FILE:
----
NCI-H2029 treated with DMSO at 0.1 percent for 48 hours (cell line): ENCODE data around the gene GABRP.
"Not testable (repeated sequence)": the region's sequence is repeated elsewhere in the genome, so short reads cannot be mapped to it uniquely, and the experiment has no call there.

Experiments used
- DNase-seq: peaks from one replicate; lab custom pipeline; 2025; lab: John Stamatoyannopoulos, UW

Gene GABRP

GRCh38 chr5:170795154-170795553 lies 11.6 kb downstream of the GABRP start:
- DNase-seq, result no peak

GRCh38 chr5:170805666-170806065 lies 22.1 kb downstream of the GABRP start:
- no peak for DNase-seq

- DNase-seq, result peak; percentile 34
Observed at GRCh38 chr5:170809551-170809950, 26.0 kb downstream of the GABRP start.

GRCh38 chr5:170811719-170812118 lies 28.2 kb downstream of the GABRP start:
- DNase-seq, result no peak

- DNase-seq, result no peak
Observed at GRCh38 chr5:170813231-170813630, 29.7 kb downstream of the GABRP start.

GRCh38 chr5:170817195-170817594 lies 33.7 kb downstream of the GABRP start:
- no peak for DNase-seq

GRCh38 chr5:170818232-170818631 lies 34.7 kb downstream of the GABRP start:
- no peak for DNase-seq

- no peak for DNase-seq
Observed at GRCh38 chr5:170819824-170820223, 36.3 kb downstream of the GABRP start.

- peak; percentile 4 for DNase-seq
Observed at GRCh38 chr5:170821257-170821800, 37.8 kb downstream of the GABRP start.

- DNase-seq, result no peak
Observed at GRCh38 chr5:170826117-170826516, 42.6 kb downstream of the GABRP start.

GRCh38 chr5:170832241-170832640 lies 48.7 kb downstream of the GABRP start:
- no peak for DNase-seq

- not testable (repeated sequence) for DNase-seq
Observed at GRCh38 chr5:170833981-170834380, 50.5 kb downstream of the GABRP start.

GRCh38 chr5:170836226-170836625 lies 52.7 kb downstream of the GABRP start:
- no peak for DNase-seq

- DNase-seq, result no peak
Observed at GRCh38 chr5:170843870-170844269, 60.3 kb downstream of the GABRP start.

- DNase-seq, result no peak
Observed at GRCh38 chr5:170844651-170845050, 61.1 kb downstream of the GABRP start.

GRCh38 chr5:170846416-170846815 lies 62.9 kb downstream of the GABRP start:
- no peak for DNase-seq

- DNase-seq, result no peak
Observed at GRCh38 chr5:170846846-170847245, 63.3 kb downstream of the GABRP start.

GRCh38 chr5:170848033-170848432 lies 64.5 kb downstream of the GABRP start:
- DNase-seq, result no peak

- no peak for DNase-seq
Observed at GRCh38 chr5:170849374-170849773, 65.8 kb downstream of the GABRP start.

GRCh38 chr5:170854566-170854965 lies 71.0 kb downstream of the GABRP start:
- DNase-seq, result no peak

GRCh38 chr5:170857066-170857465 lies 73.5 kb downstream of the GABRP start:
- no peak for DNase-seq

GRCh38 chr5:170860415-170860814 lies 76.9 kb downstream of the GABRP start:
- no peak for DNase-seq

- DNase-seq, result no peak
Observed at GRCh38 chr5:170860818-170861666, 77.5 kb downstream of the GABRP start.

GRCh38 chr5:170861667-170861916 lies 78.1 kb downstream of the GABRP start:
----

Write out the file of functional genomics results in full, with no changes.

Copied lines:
NCI-H2029 treated with DMSO at 0.1 percent for 48 hours (cell line): ENCODE data around the gene GABRP.
"Not testable (repeated sequence)": the region's sequence is repeated elsewhere in the genome, so short reads cannot be mapped to it uniquely, and the experiment has no call there.

Experiments used
- DNase-seq: peaks from one replicate; lab custom pipeline; 2025; lab: John Stamatoyannopoulos, UW

Gene GABRP

GRCh38 chr5:170795154-170795553 lies 11.6 kb downstream of the GABRP start:
- DNase-seq, result no peak

GRCh38 chr5:170805666-170806065 lies 22.1 kb downstream of the GABRP start:
- no peak for DNase-seq

- DNase-seq, result peak; percentile 34
Observed at GRCh38 chr5:170809551-170809950, 26.0 kb downstream of the GABRP start.

GRCh38 chr5:170811719-170812118 lies 28.2 kb downstream of the GABRP start:
- DNase-seq, result no peak

- DNase-seq, result no peak
Observed at GRCh38 chr5:170813231-170813630, 29.7 kb downstream of the GABRP start.

GRCh38 chr5:170817195-170817594 lies 33.7 kb downstream of the GABRP start:
- no peak for DNase-seq

GRCh38 chr5:170818232-170818631 lies 34.7 kb downstream of the GABRP start:
- no peak for DNase-seq

- no peak for DNase-seq
Observed at GRCh38 chr5:170819824-170820223, 36.3 kb downstream of the GABRP start.

- peak; percentile 4 for DNase-seq
Observed at GRCh38 chr5:170821257-170821800, 37.8 kb downstream of the GABRP start.

- DNase-seq, result no peak
Observed at GRCh38 chr5:170826117-170826516, 42.6 kb downstream of the GABRP start.

GRCh38 chr5:170832241-170832640 lies 48.7 kb downstream of the GABRP start:
- no peak for DNase-seq

- not testable (repeated sequence) for DNase-seq
Observed at GRCh38 chr5:170833981-170834380, 50.5 kb downstream of the GABRP start.

GRCh38 chr5:170836226-170836625 lies 52.7 kb downstream of the GABRP start:
- no peak for DNase-seq

- DNase-seq, result no peak
Observed at GRCh38 chr5:170843870-170844269, 60.3 kb downstream of the GABRP start.

- DNase-seq, result no peak
Observed at GRCh38 chr5:170844651-170845050, 61.1 kb downstream of the GABRP start.

GRCh38 chr5:170846416-170846815 lies 62.9 kb downstream of the GABRP start:
- no peak for DNase-seq

- DNase-seq, result no peak
Observed at GRCh38 chr5:170846846-170847245, 63.3 kb downstream of the GABRP start.

GRCh38 chr5:170848033-170848432 lies 64.5 kb downstream of the GABRP start:
- DNase-seq, result no peak

- no peak for DNase-seq
Observed at GRCh38 chr5:170849374-170849773, 65.8 kb downstream of the GABRP start.

GRCh38 chr5:170854566-170854965 lies 71.0 kb downstream of the GABRP start:
- DNase-seq, result no peak

GRCh38 chr5:170857066-170857465 lies 73.5 kb downstream of the GABRP start:
- no peak for DNase-seq

GRCh38 chr5:170860415-170860814 lies 76.9 kb downstream of the GABRP start:
- no peak for DNase-seq

- DNase-seq, result no peak
Observed at GRCh38 chr5:170860818-170861666, 77.5 kb downstream of the GABRP start.

GRCh38 chr5:170861667-170861916 lies 78.1 kb downstream of the GABRP start: